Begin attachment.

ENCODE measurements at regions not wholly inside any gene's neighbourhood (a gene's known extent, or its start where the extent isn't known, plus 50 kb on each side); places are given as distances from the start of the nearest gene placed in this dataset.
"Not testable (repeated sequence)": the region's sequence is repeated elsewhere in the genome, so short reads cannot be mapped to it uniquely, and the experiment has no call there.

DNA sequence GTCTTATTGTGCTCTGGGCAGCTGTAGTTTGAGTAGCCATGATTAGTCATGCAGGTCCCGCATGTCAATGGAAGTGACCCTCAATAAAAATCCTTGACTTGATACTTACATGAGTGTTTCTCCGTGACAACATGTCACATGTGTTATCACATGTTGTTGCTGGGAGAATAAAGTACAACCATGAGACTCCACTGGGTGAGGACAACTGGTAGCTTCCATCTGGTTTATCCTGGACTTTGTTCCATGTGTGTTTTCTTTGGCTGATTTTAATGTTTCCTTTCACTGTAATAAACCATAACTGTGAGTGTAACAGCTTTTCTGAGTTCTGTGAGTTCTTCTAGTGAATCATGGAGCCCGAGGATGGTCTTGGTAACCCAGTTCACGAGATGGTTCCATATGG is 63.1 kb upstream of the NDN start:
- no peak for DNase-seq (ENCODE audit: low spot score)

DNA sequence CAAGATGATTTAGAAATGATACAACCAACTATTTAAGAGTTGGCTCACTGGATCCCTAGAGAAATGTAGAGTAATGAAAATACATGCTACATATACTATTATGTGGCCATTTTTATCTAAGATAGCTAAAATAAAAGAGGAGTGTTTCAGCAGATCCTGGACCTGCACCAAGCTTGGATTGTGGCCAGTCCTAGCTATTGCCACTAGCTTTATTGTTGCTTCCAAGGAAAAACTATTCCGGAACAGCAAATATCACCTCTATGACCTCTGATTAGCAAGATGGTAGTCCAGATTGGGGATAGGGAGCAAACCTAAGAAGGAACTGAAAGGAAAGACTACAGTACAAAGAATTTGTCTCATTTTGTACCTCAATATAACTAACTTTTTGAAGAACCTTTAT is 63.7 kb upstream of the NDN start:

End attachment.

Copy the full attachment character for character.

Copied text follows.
ENCODE measurements at regions not wholly inside any gene's neighbourhood (a gene's known extent, or its start where the extent isn't known, plus 50 kb on each side); places are given as distances from the start of the nearest gene placed in this dataset.
"Not testable (repeated sequence)": the region's sequence is repeated elsewhere in the genome, so short reads cannot be mapped to it uniquely, and the experiment has no call there.

DNA sequence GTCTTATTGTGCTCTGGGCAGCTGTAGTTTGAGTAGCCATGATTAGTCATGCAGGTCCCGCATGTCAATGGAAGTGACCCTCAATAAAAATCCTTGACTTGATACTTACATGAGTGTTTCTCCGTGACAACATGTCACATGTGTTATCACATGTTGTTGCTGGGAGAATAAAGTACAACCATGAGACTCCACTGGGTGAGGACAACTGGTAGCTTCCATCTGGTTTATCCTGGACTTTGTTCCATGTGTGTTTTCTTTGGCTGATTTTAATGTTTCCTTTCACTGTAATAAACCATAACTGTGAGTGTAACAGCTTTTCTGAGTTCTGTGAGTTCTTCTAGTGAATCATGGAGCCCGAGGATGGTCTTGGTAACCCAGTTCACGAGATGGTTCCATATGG is 63.1 kb upstream of the NDN start:
- no peak for DNase-seq (ENCODE audit: low spot score)

DNA sequence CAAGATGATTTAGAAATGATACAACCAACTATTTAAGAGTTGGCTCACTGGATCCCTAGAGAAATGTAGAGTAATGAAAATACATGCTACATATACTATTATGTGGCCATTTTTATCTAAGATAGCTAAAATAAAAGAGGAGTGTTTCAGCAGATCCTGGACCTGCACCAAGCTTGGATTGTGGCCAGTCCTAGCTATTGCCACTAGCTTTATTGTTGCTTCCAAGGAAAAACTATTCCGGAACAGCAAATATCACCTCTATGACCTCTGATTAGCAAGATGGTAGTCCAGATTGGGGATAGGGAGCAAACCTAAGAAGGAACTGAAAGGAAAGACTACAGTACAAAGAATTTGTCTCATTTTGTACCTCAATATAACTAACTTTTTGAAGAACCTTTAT is 63.7 kb upstream of the NDN start: